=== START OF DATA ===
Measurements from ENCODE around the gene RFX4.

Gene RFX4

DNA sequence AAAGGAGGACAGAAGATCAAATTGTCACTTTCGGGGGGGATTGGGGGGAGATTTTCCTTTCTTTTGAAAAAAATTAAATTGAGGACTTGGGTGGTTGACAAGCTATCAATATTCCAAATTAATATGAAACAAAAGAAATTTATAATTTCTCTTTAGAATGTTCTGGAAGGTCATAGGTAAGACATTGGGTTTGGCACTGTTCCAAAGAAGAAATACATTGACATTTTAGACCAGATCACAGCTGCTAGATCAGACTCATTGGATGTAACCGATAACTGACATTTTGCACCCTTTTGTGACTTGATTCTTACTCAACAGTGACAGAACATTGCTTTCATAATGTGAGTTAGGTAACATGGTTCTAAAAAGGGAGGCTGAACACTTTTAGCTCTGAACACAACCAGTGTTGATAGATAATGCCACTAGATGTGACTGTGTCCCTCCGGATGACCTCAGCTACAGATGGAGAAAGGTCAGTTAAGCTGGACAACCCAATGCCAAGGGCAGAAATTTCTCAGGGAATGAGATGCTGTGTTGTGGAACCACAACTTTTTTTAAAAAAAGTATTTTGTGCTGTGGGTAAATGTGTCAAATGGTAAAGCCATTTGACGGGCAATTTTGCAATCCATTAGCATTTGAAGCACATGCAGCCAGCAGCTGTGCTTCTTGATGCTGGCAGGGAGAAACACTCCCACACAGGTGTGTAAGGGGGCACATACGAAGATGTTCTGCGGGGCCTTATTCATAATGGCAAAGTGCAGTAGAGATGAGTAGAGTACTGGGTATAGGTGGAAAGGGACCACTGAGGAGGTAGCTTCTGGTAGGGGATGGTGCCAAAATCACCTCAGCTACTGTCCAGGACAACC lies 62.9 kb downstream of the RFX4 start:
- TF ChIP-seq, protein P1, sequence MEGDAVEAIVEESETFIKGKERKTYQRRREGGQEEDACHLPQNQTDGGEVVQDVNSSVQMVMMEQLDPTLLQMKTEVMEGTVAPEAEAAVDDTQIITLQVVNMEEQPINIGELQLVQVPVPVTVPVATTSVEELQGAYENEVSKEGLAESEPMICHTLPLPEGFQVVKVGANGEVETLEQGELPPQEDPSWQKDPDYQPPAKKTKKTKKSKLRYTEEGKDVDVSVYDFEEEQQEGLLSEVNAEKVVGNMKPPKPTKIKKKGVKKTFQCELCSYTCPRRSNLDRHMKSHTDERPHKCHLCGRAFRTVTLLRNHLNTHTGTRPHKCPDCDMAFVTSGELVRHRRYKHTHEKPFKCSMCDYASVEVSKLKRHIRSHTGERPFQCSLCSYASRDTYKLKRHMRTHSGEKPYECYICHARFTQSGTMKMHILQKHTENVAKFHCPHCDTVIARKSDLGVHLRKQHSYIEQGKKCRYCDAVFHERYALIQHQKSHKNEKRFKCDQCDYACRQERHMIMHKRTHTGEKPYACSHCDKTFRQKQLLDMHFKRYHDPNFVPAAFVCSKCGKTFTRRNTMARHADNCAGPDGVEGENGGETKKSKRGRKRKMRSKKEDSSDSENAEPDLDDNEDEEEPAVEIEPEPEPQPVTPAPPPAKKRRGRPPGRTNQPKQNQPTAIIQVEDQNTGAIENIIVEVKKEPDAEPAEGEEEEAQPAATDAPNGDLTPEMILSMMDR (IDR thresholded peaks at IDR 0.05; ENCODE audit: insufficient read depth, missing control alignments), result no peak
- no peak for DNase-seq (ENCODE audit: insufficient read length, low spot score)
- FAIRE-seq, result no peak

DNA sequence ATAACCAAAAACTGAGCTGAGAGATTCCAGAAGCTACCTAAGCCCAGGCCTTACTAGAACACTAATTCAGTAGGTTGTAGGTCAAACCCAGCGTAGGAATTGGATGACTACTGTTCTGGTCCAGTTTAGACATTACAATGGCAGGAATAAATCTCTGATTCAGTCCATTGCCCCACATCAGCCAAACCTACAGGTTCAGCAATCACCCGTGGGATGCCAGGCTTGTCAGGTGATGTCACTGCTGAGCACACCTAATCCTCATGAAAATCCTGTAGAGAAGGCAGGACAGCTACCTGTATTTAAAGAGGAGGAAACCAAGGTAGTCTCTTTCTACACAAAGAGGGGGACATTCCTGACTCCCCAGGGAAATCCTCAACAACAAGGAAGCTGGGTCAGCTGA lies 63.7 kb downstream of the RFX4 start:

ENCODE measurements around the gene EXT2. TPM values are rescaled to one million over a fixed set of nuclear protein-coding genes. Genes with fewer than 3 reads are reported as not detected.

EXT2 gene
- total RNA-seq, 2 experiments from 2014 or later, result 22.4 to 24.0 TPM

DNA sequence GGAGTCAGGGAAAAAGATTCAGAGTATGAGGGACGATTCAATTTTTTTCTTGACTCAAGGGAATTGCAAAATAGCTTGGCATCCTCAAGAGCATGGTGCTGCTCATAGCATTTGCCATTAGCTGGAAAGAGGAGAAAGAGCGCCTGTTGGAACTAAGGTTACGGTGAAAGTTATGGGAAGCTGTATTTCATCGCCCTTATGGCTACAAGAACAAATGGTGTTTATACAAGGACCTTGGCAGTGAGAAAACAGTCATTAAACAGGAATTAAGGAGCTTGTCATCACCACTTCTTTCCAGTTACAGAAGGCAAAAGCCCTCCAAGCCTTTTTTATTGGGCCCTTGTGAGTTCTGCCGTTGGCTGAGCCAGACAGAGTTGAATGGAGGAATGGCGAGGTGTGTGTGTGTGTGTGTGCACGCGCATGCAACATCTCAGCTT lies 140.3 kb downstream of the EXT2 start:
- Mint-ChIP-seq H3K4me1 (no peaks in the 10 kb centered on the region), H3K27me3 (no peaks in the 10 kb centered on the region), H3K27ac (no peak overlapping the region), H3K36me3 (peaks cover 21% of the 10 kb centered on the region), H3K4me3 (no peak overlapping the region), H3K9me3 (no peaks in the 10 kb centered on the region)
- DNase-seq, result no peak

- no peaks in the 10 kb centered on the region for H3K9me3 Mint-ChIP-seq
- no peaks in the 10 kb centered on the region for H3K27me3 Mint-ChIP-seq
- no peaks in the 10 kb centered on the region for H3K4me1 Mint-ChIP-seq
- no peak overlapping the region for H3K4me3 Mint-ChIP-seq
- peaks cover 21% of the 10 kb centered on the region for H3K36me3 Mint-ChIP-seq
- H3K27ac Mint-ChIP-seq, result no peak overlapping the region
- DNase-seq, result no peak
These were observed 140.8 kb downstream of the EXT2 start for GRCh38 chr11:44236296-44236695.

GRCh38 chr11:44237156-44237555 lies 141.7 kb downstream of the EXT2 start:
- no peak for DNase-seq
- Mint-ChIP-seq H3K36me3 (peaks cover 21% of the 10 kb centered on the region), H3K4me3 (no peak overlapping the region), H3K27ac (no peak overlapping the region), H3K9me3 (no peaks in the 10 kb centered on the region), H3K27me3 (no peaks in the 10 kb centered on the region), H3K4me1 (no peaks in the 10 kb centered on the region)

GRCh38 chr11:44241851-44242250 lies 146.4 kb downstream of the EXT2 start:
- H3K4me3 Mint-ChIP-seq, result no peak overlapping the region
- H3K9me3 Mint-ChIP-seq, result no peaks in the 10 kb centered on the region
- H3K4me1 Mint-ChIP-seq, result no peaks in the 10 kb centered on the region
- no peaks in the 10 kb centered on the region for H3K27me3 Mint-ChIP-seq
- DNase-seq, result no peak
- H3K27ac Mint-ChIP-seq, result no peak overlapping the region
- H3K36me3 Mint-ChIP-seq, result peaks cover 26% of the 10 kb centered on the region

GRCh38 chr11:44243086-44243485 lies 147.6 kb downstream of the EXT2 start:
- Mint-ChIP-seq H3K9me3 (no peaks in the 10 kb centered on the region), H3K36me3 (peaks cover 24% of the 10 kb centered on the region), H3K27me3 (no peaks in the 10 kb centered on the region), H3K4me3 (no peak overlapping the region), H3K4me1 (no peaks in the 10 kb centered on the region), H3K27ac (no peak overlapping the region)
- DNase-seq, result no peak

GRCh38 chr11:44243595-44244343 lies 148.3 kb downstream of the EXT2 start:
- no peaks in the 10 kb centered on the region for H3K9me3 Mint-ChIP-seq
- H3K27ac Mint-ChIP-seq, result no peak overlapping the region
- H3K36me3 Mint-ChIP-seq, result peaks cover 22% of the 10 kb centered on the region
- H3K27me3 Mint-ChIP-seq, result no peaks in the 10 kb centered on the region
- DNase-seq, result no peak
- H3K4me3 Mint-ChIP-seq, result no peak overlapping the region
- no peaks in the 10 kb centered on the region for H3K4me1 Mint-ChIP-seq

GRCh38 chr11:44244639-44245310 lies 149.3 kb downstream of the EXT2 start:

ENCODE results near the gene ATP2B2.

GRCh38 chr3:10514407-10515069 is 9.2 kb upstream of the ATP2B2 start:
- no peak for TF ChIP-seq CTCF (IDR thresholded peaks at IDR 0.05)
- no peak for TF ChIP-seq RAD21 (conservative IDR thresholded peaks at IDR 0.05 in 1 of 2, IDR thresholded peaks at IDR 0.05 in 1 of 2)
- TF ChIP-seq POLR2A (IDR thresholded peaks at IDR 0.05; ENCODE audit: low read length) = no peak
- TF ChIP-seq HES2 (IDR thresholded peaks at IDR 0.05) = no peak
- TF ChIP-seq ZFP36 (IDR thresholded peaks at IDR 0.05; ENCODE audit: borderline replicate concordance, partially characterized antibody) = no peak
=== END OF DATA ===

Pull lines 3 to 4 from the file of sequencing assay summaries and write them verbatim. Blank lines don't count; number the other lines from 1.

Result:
DNA sequence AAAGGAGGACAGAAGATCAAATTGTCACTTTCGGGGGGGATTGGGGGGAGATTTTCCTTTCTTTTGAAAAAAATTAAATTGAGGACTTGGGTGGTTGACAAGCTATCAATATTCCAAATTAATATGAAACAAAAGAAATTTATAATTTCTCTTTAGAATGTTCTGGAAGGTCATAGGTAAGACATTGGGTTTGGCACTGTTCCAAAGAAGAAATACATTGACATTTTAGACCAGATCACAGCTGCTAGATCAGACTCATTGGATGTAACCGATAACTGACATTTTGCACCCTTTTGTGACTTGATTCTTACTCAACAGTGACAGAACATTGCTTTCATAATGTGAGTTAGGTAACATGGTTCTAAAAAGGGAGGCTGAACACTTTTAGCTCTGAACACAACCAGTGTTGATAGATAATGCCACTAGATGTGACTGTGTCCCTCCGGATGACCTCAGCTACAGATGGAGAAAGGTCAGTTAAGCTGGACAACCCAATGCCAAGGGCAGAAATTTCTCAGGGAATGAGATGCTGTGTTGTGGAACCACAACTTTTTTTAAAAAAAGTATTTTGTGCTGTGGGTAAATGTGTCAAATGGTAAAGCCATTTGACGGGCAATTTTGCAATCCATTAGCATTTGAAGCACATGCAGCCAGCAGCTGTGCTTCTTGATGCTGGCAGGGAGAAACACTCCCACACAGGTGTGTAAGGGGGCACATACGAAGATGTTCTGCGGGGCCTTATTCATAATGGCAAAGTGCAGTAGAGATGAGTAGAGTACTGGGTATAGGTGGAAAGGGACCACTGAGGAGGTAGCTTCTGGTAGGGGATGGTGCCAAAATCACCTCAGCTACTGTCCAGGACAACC lies 62.9 kb downstream of the RFX4 start:
- TF ChIP-seq, protein P1, sequence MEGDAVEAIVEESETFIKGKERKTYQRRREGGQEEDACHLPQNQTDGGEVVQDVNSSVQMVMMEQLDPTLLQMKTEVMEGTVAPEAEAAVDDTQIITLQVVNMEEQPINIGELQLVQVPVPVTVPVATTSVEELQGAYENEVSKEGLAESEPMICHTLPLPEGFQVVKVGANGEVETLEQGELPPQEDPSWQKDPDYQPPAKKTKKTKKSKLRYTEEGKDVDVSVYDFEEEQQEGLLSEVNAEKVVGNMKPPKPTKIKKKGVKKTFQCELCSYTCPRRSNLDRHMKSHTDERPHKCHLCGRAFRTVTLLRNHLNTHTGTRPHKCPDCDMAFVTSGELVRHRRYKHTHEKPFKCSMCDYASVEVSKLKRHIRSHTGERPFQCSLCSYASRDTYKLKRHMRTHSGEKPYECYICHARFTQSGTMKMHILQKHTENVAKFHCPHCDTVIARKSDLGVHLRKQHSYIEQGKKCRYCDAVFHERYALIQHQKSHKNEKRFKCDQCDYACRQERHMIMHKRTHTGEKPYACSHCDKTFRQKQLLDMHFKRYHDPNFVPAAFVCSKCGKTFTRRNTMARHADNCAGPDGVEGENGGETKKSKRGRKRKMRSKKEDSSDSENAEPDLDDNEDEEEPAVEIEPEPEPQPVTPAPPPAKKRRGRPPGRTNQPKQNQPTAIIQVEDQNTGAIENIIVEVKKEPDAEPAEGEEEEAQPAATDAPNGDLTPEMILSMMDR (IDR thresholded peaks at IDR 0.05; ENCODE audit: insufficient read depth, missing control alignments), result no peak